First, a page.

In case you missed it, the August 17, 2014 edition of the The San Francisco Chronicle included this piece from the paper’s Editorial Board.
California needs to step up and refine its tax incentives for keeping television and film production in the state. For starters, its current lottery system for distributing $100 million in tax credits is an inefficient use of state resources. Requests for state support should be evaluated on the merits and potential for return on investment.
Assembly Bill 1839, now awaiting passage in the Senate, would expand and improve the program.
The measure has been moving through the Capitol with nary a dramatic twist. It cleared the Assembly 76-0, and moved out of the state Senate Appropriations Committee on a 5-0 vote.
Its fate probably will rest with Gov. Jerry Brown, who has served up more than a few surprise endings with his famous austerity streak.
But this measure, while certain to significantly increase the credits, would do so in a much more judicious way. For example, the 23 projects that received funding this year were randomly selected out of 474 applications. Many of those that did not receive incentives took their productions elsewhere.
Under AB1839, co-authored by Los Angeles-area Assembly Democrats Mike Gatto and Raul Bocanegra, about $400 million in tax credits would be allocated on their economic impact – including how many jobs they would bring.
In another big change, the bill would allow films with budgets of more than $75 million to receive tax credits of 20 percent. Those credits would rise to 25 percent for films produced outside of Los Angeles.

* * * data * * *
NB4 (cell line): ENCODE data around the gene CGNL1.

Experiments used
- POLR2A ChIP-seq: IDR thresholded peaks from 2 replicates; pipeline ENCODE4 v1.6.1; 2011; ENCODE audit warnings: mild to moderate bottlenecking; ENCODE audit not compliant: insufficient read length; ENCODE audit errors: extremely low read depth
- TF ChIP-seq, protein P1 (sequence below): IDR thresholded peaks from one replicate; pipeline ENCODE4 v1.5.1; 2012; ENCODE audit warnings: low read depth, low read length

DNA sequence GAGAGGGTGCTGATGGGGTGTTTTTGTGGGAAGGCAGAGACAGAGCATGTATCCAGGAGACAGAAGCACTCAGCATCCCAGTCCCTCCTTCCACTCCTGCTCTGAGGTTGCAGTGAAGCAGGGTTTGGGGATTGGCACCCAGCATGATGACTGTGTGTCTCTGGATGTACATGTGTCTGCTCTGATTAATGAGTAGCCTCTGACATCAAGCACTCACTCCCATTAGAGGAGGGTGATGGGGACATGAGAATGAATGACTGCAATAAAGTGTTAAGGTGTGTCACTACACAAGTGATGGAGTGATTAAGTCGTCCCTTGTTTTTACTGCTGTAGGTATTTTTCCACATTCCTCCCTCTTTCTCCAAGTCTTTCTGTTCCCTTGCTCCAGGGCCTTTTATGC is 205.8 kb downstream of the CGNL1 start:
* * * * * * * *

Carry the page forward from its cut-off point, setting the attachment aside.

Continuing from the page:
California’s big-city mayors have been lobbying for the measure, including Ed Lee of San Francisco, Chuck Reed of San Jose and Jean Quan of Oakland. Its appeal is obvious: The 2011 film “Moneyball” brought more than $1.7 million in local spending during its weeklong production activity in Oakland.
There is no question that California is losing business to states and countries where production costs are lower, the regulatory burden is lighter and tax incentives are richer. Feature film production in Los Angeles County has fallen by half since 1996. Its drop in TV pilot production has been even more alarming.
California cannot – and should not – try to match every low-cost locale in competition for the film industry. It has plenty of advantages that made Hollywood its home: from its great natural settings to its creative talent pool. But recent history has shown that it needs to make at least a reasonable effort to preserve film production here. AB1839 represents a wise investment toward preserving one of the state’s signature industries.
Read the full article here: